All of this is for an 8 year boy in 2017. My mother already had to wear contact lenses at the age of 6 ( different issue, not myopia), 48 years ago.
So I don't buy the reasoning, that young children cannot wear contacts.

The children is Singapore have slanted eyes, while I assume, your daughter has round eyes.
So there is more direct light exposure to the eye. And no, there has been no study made in any western country, nor are doctors that are prescribing atropine putting the data together, to truly see if it is as effective as the Singapore study.
And we also don't know if there are any side effects for western eyes.
Based on this, I preferred a safer option first.
But by all means,if contacts don't work for you, take the atropine.
I would too, as you said, the risk of being legally blind in a couple of years is greater.
Just be careful, watch out if she gets headaches, or dizziness, etc.

And if anybody out there has been taking atropine for more than 2 years, let us know how it goes.
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amother




Taupe


Post  Wed, Mar 29 2017, 9:50 am
As a long time contact wearer (and now taking an extended break) I'd be nervous to put contacts in a young child eyes.
I have multiple deep scratches in my eyes - recently had a herpes infection that caused me to lose my eyesight in one eye for a month and had year long repercussions. the more drs I went to see about it the more times I was told that contacts are not healthy for the eye. I'd be hesitant to start so young.

(My DH does have an extremely high prescription and wearing contacts is much better for his vision and his prescription stays much more stable when he wears contacts so it does have its place)
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amother




Pink


Post  Wed, Mar 29 2017, 10:17 am
amother wrote:
Your daughter is totally capable of putting on contact lenses under 2 circumstances.
1) she has no fear to touch her eye
2) the optician has been trained to have the patience and teach young children to put them on.
I had to pay an extra fee of 100$, but the lady sat with him for an hour and a half,until he got it. Then after 2 weeks we went back for a check up and she practiced some more with him (giving helpful tips), checking if the contact lens was comfortable or if we should switch to a different brand.
All of this is for an 8 year boy in 2017. My mother already had to wear contact lenses at the age of 6 ( different issue, not myopia), 48 years ago.
So I don't buy the reasoning, that young children cannot wear contacts.

The children is Singapore have slanted eyes, while I assume, your daughter has round eyes.
So there is more direct light exposure to the eye. And no, there has been no study made in any western country, nor are doctors that are prescribing atropine putting the data together, to truly see if it is as effective as the Singapore study.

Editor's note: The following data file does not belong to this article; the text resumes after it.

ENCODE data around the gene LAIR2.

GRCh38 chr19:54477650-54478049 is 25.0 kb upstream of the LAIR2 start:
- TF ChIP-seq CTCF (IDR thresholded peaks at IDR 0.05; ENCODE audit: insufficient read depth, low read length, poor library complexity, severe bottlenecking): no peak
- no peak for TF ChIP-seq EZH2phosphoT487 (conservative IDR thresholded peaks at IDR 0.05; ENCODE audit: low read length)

And we also don't know if there are any side effects for western eyes.
Based on this, I preferred a safer option first.
But by all means,if contacts don't work for you, take the atropine.
I would too, as you said, the risk of being legally blind in a couple of years is greater.
Just be careful, watch out if she gets headaches, or dizziness, etc.

And if anybody out there has been taking atropine for more than 2 years, let us know how it goes.



I guess everyone has to weigh the pros and cons, risks and benefits for themselves. For us, I saw no risks with the eye drops. At the dilution of .001% there doesn't seem to be any side effects. Lenses are not practical and come with their own serious risks of serious infection and corneal ulcers that can really do damage. While officials studies have only taken place in Asian countries, doctors (including my own) on Western countries see success in their own patients, so there is no reason to believe that it works different in Asian children. My child's opthalmologist says that their practice sees much more success with the eye drops. Also, the studies I found for contact lenses all were done on older children, the study with the youngest children started at age 7 I think.
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amother




Magenta


Post  Wed, Mar 29 2017, 10:27 am
Have you considered prism glasses instead of eye drops or contacts.
I know there are some that are not a big fan but in some cases like this it they might be the answer.
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amother




Pink


Post  Fri, Apr 21 2017, 6:48 am
Update: we went to the opthalmologist and in 3 months, using the eye drops, there has been no change in her prescription, b"h. (For reference, her prescription had increased by 200 in the previous 9 months). It seems to be working. Since she has other vision problems, we will be returning for checkups every 3 months so we will be able to keep an eye on it.